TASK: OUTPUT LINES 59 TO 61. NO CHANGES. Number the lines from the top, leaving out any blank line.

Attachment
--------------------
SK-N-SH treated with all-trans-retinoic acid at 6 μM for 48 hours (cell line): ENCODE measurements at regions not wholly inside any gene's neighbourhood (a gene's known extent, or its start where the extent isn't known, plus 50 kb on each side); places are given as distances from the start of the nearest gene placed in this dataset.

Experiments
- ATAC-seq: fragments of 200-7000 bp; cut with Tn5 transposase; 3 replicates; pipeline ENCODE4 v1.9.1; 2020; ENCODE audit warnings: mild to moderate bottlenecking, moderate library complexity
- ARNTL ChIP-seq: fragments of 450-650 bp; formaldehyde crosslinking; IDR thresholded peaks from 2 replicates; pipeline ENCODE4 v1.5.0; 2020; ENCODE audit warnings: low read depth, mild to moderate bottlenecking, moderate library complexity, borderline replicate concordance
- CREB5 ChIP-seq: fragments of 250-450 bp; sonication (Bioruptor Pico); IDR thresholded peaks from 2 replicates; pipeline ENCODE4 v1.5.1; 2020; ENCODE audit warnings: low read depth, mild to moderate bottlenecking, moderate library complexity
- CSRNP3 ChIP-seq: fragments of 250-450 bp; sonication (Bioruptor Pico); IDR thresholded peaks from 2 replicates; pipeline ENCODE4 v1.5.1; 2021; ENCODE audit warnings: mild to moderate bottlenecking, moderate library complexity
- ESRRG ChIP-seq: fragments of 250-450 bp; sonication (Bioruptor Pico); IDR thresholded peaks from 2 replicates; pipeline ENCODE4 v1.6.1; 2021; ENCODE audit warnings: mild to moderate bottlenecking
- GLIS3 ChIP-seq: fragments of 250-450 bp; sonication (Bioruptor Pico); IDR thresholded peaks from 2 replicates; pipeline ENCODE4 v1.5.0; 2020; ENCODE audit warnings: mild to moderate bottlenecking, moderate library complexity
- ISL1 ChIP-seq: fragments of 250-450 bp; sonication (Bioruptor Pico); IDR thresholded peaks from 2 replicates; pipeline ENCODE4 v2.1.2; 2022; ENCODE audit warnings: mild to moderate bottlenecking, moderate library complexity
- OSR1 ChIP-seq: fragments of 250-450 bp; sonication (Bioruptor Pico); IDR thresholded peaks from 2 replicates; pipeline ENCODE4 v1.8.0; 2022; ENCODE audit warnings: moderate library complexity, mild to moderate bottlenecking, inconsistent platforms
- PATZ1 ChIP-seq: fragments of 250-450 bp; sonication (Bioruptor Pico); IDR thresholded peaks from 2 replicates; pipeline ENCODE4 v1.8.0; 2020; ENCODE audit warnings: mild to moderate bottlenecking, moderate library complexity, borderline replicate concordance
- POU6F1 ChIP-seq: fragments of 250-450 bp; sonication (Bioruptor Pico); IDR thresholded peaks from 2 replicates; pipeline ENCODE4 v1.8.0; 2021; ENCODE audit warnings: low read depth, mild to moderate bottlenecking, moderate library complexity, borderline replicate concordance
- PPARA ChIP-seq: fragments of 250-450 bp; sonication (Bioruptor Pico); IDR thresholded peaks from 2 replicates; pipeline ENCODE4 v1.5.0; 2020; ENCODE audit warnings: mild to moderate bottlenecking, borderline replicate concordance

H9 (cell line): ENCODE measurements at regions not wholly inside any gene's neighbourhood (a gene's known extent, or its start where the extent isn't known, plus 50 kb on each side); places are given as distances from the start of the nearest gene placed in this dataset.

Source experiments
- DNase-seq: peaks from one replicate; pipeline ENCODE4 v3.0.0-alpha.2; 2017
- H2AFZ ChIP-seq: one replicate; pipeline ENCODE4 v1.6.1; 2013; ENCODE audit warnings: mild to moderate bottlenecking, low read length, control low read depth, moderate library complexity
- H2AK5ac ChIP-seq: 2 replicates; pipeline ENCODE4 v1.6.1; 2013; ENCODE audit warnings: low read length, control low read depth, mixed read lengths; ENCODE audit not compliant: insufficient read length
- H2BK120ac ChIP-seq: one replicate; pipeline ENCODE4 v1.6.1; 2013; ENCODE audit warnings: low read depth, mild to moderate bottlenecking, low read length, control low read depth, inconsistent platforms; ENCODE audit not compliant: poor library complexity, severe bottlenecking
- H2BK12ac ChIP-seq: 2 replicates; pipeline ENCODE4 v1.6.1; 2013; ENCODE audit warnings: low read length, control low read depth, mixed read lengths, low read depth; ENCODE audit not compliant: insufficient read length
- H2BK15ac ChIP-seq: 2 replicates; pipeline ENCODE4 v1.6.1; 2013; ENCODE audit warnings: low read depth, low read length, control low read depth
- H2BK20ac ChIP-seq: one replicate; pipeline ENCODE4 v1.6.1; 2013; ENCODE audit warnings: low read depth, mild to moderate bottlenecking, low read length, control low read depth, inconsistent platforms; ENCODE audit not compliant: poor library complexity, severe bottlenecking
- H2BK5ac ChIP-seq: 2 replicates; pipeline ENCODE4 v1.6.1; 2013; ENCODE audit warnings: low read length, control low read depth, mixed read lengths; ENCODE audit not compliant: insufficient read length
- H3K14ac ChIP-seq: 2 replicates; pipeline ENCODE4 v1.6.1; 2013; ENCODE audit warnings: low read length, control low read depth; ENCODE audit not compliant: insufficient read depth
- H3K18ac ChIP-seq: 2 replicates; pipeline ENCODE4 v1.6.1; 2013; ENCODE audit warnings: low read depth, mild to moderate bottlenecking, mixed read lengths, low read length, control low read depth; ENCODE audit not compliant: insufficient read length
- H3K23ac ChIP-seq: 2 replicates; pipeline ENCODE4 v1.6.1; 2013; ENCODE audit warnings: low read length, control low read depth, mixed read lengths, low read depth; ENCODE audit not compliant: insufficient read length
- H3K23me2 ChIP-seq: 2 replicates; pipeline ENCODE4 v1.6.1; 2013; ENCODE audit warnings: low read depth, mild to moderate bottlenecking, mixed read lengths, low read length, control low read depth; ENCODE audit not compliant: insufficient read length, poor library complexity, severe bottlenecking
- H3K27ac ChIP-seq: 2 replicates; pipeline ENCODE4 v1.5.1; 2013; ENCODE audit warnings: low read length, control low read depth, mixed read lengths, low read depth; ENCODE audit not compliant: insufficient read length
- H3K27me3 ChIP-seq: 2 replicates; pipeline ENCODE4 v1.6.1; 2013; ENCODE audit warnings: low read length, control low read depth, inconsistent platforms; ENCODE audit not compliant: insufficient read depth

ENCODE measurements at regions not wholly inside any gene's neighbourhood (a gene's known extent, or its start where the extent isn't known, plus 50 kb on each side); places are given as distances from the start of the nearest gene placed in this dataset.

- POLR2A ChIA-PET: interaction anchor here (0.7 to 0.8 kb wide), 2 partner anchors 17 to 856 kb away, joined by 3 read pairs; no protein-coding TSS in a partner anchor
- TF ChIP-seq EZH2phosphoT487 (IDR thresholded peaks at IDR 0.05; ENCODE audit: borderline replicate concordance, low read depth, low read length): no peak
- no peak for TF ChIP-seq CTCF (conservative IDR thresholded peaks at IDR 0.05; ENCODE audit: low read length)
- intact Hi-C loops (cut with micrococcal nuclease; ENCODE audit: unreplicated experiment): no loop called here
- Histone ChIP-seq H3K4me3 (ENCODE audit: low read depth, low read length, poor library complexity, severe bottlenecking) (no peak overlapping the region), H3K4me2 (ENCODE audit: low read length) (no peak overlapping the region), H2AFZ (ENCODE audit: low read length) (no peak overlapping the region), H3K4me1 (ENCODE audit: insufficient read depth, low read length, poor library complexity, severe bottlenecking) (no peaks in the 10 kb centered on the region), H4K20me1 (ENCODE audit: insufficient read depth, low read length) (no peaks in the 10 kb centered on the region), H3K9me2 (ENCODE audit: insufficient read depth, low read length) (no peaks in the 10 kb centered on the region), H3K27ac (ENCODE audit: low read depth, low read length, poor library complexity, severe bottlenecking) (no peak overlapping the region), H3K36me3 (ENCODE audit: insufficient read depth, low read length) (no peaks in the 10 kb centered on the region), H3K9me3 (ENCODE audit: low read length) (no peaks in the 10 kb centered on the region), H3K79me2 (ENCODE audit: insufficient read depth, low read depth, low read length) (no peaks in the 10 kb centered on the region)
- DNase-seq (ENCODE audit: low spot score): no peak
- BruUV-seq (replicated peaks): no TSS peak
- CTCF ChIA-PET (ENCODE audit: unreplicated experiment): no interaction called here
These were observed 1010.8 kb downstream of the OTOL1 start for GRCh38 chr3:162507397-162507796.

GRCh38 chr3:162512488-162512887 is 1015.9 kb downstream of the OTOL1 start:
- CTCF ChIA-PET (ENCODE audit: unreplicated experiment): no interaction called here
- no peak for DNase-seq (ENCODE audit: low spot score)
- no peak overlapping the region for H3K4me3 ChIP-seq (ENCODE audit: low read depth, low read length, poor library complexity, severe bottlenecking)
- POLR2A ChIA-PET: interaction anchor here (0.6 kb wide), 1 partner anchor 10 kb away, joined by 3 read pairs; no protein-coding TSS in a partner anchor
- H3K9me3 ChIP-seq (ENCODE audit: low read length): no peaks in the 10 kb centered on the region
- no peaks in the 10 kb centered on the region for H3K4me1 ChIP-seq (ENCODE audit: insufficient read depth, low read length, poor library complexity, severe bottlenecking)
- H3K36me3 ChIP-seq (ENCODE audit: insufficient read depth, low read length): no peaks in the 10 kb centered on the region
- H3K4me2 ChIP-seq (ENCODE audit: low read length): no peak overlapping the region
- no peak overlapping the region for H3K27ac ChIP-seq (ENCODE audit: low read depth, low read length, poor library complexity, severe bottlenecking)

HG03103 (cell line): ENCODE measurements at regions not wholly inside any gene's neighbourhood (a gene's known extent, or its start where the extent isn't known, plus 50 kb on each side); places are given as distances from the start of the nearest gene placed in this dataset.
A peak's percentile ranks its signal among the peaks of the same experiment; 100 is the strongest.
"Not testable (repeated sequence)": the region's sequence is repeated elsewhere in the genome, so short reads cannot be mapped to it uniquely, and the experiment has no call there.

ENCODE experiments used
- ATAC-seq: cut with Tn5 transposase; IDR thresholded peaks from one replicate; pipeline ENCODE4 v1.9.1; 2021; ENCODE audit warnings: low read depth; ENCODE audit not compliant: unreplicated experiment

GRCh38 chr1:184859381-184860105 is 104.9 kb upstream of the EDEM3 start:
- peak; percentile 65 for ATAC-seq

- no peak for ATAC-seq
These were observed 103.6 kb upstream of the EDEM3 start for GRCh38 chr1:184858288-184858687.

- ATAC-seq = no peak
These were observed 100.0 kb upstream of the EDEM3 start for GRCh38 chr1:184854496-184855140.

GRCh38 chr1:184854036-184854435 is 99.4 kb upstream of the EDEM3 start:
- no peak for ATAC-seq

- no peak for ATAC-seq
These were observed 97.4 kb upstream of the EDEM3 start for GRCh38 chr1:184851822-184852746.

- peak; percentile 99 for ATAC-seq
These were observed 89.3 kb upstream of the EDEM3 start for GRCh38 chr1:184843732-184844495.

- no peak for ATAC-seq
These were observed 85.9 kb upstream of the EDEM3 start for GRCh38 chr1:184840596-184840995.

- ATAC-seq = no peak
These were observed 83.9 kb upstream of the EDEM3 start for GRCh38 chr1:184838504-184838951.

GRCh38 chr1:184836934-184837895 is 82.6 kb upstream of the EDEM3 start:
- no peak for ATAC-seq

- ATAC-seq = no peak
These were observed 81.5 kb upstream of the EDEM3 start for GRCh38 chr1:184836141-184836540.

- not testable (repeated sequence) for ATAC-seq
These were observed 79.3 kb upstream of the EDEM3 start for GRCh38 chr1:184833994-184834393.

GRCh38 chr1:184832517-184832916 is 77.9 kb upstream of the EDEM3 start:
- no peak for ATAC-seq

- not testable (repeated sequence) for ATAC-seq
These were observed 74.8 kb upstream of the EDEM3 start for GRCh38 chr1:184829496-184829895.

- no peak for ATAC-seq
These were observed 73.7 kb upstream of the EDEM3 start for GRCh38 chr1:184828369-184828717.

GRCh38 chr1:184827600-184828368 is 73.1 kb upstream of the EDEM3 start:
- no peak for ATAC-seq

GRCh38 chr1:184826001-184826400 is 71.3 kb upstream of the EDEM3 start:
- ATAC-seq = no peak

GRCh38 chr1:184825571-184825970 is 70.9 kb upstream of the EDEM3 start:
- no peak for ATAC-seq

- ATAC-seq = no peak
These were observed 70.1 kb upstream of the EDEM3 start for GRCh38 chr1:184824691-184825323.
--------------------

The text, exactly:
- ATAC-seq = no peak
These were observed 100.0 kb upstream of the EDEM3 start for GRCh38 chr1:184854496-184855140.

GRCh38 chr1:184854036-184854435 is 99.4 kb upstream of the EDEM3 start: